Pulmonary over-inflation syndromes are a group of disorders caused by over expansion of the lung. These syndromes generally occur secondary to ascent without exhaling. This group of disorders includes: pneumothorax, mediastinal emphysema, subcutaneous emphysema, and air gas embolism.
Pulmonary overinflation is most commonly seen in the context of inadvertant breatholding during an uncontrolled ascent by an inexperienced or poorly trained diver. Following Boyles Law, the air volume of a diver who has taken a breath at depth exceeds the divers lung capacity causing overpressurization. As little as a 90 cm H2O overpressurization may cause the alveoli in the lung to rupture, potentially allowing release of air into body spaces including the mediastinum, the neck, the chest cavity, or the pulmonary vasculature (discussed below).
Overinflation is most likely to occur near the surface as the greatest pressure and volume changes occur in this zone. Constant exhalation is therefore necessary any time a diver is surfacing, as failure to exhale may result in overinflation and consequent alveolar rupture.
Pneumothorax – is caused by air outside the lung that is trapped in the chest cavity
Mediastinal and Subcutaneous Emphysema – are caused by air which is trapped behind the breast bone in the mediastinaum (mediastinal emphysema), or air which has dissected into the neck (subcutaneous emphysema)
Air Gas Embolism – is caused by air which has entered the pulmonary capillaries (lung blood vessels) and enters the left side of the heart. After leaving the left ventricle, these air bubbles may either travel to the coronary arteries (heart blood vessels), or the cerebral arteries which may cause symptoms similar in many respects to a heart attack or stroke. The diagram below illustrates this process.
Symptoms: Symptoms associated with pulmonary overinflation syndromes range from shortness of breath seen with pneumothorax, to changes in voice and substernal air trapping seen with mediastinal and subcutaneous emphysema, to air gas embolism symptoms which may include mental status changes and loss of consciousness.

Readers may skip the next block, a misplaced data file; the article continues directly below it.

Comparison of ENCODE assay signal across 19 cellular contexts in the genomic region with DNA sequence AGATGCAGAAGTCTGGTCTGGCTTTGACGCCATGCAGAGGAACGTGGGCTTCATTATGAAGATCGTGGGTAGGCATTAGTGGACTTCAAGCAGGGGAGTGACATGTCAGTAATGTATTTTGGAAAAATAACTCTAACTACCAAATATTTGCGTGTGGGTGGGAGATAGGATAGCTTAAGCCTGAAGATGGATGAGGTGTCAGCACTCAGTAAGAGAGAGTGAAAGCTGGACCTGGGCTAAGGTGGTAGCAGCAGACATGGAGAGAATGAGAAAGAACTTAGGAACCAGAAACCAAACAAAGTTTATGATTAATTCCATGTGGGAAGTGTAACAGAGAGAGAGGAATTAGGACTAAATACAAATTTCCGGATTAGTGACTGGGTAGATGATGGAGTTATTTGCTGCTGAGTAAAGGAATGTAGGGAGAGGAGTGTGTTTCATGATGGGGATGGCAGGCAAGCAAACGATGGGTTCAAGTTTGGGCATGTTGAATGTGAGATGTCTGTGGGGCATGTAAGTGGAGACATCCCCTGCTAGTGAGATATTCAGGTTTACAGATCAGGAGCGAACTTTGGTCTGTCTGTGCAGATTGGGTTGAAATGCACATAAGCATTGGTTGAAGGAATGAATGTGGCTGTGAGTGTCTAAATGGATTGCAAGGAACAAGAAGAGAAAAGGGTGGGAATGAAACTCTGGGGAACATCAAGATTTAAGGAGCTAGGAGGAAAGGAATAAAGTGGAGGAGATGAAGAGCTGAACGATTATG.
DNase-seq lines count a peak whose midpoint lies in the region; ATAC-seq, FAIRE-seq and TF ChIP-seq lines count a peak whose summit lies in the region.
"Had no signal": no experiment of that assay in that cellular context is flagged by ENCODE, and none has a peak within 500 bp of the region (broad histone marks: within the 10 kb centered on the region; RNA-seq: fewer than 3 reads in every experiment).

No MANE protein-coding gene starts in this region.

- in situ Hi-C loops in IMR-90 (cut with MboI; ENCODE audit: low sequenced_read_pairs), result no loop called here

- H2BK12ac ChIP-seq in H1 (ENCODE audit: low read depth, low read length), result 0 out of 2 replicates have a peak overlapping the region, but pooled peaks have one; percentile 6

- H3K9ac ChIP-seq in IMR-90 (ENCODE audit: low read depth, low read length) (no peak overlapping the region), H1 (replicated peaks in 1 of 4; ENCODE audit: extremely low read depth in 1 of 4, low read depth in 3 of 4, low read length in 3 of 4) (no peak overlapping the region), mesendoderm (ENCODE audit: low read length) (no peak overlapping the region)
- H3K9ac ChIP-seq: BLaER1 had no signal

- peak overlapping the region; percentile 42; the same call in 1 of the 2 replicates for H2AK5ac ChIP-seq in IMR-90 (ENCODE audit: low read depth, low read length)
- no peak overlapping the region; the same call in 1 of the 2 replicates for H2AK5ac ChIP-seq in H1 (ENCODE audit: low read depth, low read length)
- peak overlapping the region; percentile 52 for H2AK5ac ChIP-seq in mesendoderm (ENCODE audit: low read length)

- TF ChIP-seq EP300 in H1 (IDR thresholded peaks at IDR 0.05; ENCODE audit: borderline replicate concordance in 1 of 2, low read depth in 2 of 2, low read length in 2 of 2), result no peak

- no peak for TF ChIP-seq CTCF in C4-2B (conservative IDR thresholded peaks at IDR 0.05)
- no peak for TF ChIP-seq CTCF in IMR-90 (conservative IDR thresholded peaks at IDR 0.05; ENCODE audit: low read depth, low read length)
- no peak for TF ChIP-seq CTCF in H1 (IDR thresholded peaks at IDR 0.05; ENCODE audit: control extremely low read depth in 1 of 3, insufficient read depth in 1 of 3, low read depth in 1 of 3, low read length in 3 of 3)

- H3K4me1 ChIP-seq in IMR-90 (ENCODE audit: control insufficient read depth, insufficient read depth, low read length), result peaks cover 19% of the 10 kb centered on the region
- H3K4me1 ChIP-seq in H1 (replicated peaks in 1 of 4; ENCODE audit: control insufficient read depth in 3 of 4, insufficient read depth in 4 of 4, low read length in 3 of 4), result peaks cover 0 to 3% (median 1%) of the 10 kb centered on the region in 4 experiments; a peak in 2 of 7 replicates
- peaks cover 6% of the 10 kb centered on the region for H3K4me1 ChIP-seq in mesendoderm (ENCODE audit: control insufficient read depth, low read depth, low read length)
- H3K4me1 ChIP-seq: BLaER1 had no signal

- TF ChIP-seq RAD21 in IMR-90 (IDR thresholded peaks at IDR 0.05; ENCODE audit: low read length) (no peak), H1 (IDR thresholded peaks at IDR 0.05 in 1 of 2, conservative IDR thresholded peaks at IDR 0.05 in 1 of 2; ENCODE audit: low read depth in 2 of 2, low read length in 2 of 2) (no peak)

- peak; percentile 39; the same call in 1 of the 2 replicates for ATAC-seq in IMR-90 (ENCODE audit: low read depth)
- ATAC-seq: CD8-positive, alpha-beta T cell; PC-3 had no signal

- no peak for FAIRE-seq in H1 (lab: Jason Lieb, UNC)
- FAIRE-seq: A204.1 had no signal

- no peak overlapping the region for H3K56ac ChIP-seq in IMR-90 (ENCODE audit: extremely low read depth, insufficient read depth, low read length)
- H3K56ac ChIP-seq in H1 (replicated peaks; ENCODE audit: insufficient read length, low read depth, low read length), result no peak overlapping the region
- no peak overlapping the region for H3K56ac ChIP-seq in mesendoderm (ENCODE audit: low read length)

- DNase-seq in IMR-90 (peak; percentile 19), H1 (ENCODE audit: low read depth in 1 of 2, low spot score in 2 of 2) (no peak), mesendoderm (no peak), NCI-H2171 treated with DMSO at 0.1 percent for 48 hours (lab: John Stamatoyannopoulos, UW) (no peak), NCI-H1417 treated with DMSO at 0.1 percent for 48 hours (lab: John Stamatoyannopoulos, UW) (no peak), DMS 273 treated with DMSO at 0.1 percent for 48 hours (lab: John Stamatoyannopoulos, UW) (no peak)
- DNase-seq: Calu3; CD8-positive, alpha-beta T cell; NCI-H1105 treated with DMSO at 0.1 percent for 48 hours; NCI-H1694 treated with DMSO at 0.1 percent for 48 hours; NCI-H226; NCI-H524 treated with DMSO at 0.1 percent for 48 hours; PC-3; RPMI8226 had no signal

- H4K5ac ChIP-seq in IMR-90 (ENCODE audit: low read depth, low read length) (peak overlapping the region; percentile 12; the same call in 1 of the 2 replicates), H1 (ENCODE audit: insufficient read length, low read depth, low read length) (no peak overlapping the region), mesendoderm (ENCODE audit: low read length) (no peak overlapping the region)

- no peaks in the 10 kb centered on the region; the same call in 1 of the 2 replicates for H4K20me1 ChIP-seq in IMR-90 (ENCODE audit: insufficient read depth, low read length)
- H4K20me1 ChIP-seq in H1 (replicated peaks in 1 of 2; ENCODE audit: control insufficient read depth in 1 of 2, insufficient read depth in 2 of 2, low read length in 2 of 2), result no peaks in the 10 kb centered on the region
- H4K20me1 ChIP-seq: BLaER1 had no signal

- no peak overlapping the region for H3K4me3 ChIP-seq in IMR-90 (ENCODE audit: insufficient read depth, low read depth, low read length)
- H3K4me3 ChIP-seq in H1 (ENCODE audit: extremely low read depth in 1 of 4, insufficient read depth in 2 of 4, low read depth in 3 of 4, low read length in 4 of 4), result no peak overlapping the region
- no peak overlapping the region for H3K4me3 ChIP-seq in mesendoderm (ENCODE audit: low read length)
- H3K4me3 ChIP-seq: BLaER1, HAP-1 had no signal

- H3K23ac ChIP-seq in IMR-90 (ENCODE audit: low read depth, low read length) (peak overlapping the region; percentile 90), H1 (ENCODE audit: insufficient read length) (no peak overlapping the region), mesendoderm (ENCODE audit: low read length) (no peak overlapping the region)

Any time a diver losing consciousness within 10 minutes of surfacing or upon surfacing, should be assumed to have an air gas embolism until proven otherwise. Symptoms generally occur within minutes of an uncontrolled ascent, and should be referred to a medical professional immediately.
Prevention: Prevention of pulmonary over-inflation syndrome should first focus on a medical selection process eliminating those with evidence of active lung disease or a history of spontaneous pneumothorax. Those with respiratory disease including (but not limited to) asthma, lung surgery, and traumatic pneumothorax should undergo a full medical examination before diving. Second, training in diving physics/physiology and correct use of diving equipment is essential. Third, An emergency contigency plan should exist for treatment of diving injuries including: location and contact numbers for the nearest recompression facility (contact DAN for recognized chambers).
Treatment: Treatment of pulmonary overinflation syndromes differs according to severity of symptoms, but whenever suspected should be referred to a medical professional familiar with diving medicine.
Pneumothorax – a mild pneumothorax may be treated with 100% oxygen by face mask, however, more severe cases may require placement of a chest tube, a procedure which should only be performed by experienced medical personnel. A pneumothorax seen in combination with suspected air gas embolism should not prevent emergent recompression.
Mediastinal and Subcutaneous Emphysema – minor mediastinal or subcutaneous emphysema treatment may be accomplished through 100% oxygen therapy; however, more severe cases may require recompression therapy. The injured diver should be immediately transfered to an emergency room facility for evaluation by a medical professional familiar with diving medicine. Chest xrays should be taken to rule out pneumothorax.
Air Gas Embolism – divers suffering from air gas embolism may require immediate basic life support/CPR upon surfacing so remember your ABC’s (Airway, Breathing, Circulation). Be sure the diver has a patent airway (free of vomit, debris), check breathing and circulation, and begin CPR if indicated. Alert the emergency transport team immediately and alert the receiving medical/recompression center so recompression therapy may be utilized as early as possible.
If 100 percent oxygen is available, it should be administered by face mask. Oxygen should only be discontinued if convulsions consistent with oxygen related seizure occur. Cover the diver with blankets and transport the patient to the nearest emergency room in preparation for transfer to the nearest recompression chamber. In route monitor for and treat cardiac dysrhythmias per ACLS protocals. Hydration is recommended when possible.